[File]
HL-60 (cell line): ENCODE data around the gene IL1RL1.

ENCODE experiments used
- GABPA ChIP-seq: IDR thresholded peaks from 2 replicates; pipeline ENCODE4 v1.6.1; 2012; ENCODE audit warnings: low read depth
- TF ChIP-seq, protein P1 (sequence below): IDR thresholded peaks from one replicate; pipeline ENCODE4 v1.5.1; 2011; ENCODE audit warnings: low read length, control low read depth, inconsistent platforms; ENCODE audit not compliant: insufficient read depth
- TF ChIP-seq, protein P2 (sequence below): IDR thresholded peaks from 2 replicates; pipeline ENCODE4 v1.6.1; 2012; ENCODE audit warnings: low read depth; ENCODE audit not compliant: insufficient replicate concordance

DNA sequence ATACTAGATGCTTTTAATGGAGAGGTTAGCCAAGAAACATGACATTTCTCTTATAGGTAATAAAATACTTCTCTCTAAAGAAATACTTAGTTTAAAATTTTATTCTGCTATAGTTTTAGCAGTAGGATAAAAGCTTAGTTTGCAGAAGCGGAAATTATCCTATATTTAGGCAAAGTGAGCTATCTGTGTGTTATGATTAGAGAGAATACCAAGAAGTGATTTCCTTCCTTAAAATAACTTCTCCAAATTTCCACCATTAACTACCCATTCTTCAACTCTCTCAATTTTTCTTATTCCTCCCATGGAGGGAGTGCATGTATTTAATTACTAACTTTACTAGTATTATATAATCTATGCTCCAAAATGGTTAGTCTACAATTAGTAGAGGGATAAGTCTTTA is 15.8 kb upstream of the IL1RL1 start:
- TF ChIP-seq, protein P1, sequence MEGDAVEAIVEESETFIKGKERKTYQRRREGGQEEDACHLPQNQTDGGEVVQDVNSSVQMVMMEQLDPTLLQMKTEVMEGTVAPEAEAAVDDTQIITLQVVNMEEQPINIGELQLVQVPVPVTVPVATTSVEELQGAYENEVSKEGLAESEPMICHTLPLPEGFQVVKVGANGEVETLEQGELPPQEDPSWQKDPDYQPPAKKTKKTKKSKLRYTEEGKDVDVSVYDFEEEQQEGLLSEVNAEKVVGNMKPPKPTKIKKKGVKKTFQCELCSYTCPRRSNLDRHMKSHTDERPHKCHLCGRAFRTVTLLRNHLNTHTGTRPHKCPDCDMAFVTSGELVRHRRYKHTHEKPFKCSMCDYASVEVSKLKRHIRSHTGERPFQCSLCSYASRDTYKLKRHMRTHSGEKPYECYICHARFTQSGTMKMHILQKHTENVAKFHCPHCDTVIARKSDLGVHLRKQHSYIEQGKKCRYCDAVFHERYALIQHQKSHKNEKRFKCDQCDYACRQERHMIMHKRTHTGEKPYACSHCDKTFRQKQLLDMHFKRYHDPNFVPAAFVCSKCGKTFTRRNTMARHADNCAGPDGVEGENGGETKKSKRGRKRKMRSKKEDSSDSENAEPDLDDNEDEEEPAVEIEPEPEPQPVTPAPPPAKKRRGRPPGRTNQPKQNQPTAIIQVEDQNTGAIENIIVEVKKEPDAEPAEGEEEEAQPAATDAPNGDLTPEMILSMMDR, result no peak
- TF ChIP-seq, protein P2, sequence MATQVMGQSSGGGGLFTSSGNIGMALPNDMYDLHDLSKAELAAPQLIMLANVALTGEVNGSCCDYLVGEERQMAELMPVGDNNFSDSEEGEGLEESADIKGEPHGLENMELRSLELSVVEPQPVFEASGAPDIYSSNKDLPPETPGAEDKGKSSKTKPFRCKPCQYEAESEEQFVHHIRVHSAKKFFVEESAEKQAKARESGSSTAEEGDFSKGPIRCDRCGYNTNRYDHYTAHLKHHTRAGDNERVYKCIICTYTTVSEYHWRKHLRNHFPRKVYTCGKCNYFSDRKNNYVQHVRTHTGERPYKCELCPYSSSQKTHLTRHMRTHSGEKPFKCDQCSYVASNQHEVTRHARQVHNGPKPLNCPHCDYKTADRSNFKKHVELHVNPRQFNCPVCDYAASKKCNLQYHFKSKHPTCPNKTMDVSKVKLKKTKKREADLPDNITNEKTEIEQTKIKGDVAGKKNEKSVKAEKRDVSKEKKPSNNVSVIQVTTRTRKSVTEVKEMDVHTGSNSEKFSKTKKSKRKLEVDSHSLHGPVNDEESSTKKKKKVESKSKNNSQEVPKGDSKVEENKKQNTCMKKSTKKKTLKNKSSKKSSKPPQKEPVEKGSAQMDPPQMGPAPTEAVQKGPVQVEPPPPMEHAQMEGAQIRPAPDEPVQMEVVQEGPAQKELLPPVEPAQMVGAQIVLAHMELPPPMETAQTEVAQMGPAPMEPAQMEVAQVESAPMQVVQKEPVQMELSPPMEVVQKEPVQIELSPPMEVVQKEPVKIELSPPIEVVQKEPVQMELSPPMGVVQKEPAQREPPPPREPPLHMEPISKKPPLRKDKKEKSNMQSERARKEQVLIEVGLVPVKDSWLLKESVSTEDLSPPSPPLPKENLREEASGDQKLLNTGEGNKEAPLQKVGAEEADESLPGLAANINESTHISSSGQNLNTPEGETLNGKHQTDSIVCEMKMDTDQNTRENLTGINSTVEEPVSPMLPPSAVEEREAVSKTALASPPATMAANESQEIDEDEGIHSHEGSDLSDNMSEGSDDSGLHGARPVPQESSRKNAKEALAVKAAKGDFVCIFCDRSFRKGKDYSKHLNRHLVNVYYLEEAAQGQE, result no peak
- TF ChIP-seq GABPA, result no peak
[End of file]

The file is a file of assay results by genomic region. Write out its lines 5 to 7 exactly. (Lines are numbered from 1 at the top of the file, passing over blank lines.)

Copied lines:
- TF ChIP-seq, protein P2 (sequence below): IDR thresholded peaks from 2 replicates; pipeline ENCODE4 v1.6.1; 2012; ENCODE audit warnings: low read depth; ENCODE audit not compliant: insufficient replicate concordance

DNA sequence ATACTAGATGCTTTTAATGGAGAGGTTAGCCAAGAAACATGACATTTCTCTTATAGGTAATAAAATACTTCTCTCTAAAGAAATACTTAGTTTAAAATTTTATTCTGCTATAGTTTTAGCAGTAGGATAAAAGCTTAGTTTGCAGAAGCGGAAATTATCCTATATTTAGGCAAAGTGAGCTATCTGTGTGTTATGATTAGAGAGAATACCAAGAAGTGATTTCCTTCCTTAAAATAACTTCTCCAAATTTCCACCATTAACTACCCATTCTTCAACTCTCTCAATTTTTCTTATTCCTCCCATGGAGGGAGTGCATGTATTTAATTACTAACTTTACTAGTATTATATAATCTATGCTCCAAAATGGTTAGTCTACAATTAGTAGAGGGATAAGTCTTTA is 15.8 kb upstream of the IL1RL1 start:
- TF ChIP-seq, protein P1, sequence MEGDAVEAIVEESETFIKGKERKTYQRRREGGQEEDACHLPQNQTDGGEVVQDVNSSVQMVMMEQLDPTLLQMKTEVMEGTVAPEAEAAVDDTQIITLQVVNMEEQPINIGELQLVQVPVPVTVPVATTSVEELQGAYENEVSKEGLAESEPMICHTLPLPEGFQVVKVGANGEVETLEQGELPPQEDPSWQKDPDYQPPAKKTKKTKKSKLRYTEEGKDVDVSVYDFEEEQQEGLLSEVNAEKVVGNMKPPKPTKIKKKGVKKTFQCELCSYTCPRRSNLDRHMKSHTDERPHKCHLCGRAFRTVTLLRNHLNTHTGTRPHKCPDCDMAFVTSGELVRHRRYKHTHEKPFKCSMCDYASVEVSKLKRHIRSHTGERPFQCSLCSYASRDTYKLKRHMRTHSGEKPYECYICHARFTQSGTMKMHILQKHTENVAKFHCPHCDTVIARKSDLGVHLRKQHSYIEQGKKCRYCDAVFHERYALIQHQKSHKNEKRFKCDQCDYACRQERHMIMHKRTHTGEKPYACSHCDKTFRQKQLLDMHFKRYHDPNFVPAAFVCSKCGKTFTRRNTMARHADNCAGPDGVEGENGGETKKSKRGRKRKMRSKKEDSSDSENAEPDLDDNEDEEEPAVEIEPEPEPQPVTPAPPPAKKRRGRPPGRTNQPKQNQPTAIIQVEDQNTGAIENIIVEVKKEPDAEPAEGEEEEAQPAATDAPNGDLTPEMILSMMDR, result no peak